If a person has been a victim of mail theft, then they should report the incident to the local authorities right away. Despite the lockdowns, they are still out their protecting and serving in every way that they can.

 

Co-Signing For A Loved One’s Bail

One of the worst middle of the night calls you’ll ever get is a loved one telling you that they’ve been arrested. There usually isn’t much you can do after the initial call. Soon your loved one will find out how much their bail is and will likely call you again.

In many cases, the bail is a small enough amount that you’re able to come up with the money on your own, but sometimes it’s just too much for you or your loved one to handle.

If your incarcerated loved one decides to contact Action Bail Bonding and request that they need help with bail, there’s a chance you’ll be asked to co-sign.

Is A Bail Co-Signer Necessary?

Just because your loved one has contacted Action Bail Bonding it doesn’t mean that you’ll have to co-sign. One of the reasons we’ve become the best bail bond company in Tennessee is because we don’t have a one-size-fits-all approach to bail bonds. When we are contacted, we dig deep into your loved one’s history. Based on what we find we decide if:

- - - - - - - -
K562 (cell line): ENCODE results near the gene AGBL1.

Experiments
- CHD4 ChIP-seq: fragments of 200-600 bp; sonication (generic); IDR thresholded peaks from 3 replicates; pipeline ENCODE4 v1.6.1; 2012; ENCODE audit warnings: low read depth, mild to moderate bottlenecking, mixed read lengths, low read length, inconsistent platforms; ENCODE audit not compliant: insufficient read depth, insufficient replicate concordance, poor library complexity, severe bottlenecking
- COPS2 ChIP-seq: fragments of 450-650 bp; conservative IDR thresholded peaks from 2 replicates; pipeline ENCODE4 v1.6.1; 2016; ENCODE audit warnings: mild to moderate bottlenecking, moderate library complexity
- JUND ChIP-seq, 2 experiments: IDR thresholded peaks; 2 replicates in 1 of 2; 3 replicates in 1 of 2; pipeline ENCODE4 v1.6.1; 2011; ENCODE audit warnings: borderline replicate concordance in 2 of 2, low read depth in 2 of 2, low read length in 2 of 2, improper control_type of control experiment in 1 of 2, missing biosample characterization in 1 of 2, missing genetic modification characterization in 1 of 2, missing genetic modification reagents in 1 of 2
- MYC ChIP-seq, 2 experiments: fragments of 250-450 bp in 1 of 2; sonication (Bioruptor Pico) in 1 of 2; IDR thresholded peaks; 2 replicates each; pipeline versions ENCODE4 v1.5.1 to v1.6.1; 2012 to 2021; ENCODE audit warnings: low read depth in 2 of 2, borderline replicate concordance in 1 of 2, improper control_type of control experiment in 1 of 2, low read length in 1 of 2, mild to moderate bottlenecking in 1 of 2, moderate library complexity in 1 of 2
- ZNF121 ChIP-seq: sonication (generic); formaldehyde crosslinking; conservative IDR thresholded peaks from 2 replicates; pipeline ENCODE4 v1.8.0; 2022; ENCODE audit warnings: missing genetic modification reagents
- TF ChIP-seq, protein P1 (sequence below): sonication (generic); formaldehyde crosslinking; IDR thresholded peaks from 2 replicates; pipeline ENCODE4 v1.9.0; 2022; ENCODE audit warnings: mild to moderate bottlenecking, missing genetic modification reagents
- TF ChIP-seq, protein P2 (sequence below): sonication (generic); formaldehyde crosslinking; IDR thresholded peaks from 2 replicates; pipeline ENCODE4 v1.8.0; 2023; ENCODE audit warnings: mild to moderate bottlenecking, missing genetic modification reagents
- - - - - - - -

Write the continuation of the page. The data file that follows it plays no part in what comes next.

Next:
• We’ll let them make payments.
  • If they have collateral we’ll accept.
  • If they get a discount.
  • If they need a co-signer.

If You Have To Co-Sign For Bail

If you do have to co-sign for your loved one’s bail, there are a few things you need to keep in mind.

First, you’re co-signing for the entire amount of the bail and not just for the ten percent we’ll keep after your loved one’s case.

If your loved one fails to make one of their court appearances, you’ll be responsible for reimbursing the entire amount of the bail to us.

If you decide to co-sign for your loved one’s bail, keep in mind that you’ll likely be using some tangible property, such as a home, car or jewelry as collateral. If your loved one fails to appear in court, we’ll take the items.

Because you have a vested interest in the case, you do have some rights. For example, if something happens to shake your faith in your loved one and you suddenly decide that they’re not going to show up for a court date, you can contact us and we’ll see that their bail is revoked and they will be arrested.

At the end of the day, only you can decide if your loved one will be a flight risk. If you’re confident that they’ll behave themselves and make their court dates, agreeing to co-sign for their bail is an excellent way to develop a closer relationship and also gain their loyalty.

Are you thinking about co-signing for a loved one’s bail? Contact Action Bail Bonding for a FREE consultation at 901-476-2245 or click Talk To An Agent Now to chat.

Frequently Asked Questions About Bail